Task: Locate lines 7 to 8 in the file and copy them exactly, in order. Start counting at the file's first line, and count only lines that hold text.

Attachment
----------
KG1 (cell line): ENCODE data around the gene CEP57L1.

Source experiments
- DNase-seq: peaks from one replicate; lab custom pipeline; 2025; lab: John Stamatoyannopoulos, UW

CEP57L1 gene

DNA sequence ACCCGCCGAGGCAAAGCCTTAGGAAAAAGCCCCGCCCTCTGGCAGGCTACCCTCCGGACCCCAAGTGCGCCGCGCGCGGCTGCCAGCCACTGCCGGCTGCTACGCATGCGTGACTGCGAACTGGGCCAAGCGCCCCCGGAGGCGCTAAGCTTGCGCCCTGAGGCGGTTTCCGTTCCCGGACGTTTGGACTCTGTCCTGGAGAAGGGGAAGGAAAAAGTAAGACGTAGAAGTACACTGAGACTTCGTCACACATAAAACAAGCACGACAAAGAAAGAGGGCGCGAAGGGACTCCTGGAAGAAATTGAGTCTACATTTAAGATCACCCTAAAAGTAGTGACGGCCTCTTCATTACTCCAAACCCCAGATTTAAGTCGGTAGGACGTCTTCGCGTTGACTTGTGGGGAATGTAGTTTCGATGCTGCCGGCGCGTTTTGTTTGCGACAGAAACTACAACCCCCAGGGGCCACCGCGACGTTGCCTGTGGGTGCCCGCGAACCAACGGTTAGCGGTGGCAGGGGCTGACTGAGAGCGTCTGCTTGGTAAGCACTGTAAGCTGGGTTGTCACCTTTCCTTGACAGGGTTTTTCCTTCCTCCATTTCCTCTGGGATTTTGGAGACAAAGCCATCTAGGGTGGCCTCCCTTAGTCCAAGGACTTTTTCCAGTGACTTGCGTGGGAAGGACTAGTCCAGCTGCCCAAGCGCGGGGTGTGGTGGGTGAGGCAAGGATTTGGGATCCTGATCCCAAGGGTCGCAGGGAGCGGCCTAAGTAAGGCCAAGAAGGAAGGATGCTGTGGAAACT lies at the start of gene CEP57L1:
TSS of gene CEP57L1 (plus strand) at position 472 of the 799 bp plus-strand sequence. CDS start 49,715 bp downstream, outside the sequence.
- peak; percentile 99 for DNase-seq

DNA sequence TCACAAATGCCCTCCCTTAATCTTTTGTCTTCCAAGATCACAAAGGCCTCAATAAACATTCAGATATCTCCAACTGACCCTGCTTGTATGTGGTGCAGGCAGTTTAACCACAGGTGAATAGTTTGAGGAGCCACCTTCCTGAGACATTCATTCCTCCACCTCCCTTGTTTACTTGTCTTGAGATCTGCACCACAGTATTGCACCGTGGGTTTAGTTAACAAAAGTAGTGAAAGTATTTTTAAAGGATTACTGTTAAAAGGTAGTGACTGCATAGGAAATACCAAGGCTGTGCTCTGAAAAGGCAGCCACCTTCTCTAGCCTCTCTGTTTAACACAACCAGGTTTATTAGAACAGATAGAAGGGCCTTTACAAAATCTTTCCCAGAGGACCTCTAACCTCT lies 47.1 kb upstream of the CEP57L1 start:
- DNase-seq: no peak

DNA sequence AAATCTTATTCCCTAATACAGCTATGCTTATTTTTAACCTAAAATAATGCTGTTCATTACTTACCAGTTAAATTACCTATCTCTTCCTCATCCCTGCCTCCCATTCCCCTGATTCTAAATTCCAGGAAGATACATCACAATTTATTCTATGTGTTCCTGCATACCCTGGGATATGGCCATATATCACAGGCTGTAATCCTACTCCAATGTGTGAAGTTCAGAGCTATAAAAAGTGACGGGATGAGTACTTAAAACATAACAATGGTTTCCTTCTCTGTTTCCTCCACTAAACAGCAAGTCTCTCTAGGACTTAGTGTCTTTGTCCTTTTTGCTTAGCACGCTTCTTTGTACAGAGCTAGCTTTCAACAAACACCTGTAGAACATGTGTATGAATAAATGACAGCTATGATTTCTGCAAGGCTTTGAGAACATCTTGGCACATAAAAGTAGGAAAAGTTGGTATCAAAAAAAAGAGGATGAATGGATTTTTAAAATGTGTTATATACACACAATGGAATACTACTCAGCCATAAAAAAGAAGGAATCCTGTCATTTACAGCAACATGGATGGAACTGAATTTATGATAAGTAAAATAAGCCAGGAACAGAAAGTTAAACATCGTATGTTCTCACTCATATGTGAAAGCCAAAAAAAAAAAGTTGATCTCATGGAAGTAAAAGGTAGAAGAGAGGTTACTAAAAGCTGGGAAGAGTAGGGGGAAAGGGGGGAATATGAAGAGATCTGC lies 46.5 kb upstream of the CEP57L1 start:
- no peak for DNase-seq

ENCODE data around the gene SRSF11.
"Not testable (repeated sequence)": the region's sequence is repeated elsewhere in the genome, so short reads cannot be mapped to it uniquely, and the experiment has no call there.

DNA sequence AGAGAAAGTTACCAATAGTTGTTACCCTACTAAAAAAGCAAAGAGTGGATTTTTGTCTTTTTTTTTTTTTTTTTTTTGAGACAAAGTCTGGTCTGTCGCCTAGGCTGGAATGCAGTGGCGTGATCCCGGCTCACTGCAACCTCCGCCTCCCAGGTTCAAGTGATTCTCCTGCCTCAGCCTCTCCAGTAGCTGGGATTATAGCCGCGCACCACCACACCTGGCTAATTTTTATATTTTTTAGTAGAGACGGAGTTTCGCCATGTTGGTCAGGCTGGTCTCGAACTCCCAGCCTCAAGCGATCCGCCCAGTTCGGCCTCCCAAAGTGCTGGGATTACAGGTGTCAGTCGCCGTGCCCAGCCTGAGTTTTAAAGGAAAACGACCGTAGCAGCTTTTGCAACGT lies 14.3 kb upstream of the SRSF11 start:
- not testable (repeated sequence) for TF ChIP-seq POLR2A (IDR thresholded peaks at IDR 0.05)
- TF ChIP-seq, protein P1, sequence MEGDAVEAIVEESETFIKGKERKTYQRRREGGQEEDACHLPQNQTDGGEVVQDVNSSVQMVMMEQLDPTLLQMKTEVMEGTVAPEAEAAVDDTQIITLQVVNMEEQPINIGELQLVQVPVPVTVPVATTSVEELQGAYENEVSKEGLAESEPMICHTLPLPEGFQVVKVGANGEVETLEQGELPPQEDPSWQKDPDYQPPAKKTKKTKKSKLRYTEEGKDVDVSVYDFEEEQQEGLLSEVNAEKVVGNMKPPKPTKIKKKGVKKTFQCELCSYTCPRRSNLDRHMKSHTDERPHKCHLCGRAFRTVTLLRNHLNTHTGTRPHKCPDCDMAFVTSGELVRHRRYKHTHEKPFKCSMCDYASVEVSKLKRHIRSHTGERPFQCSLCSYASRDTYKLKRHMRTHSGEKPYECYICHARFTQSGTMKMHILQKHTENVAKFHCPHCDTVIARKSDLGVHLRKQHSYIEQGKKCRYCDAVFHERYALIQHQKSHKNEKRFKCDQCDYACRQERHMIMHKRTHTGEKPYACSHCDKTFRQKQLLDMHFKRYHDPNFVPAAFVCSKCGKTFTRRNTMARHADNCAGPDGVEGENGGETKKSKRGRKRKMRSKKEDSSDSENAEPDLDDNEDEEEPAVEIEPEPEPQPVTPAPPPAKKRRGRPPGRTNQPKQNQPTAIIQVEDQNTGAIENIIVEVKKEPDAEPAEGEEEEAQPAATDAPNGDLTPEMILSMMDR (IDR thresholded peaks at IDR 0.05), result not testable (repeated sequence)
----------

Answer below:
- peak; percentile 99 for DNase-seq

DNA sequence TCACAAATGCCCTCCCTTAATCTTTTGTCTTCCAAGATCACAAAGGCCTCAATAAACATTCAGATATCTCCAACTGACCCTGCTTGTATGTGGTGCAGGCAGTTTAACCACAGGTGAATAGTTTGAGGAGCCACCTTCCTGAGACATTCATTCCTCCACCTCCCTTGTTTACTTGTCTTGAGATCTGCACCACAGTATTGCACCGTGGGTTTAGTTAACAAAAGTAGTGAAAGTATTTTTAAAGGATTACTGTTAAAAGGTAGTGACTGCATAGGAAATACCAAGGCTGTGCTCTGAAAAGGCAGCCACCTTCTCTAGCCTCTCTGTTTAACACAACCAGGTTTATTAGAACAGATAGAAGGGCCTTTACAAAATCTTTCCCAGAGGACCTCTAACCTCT lies 47.1 kb upstream of the CEP57L1 start: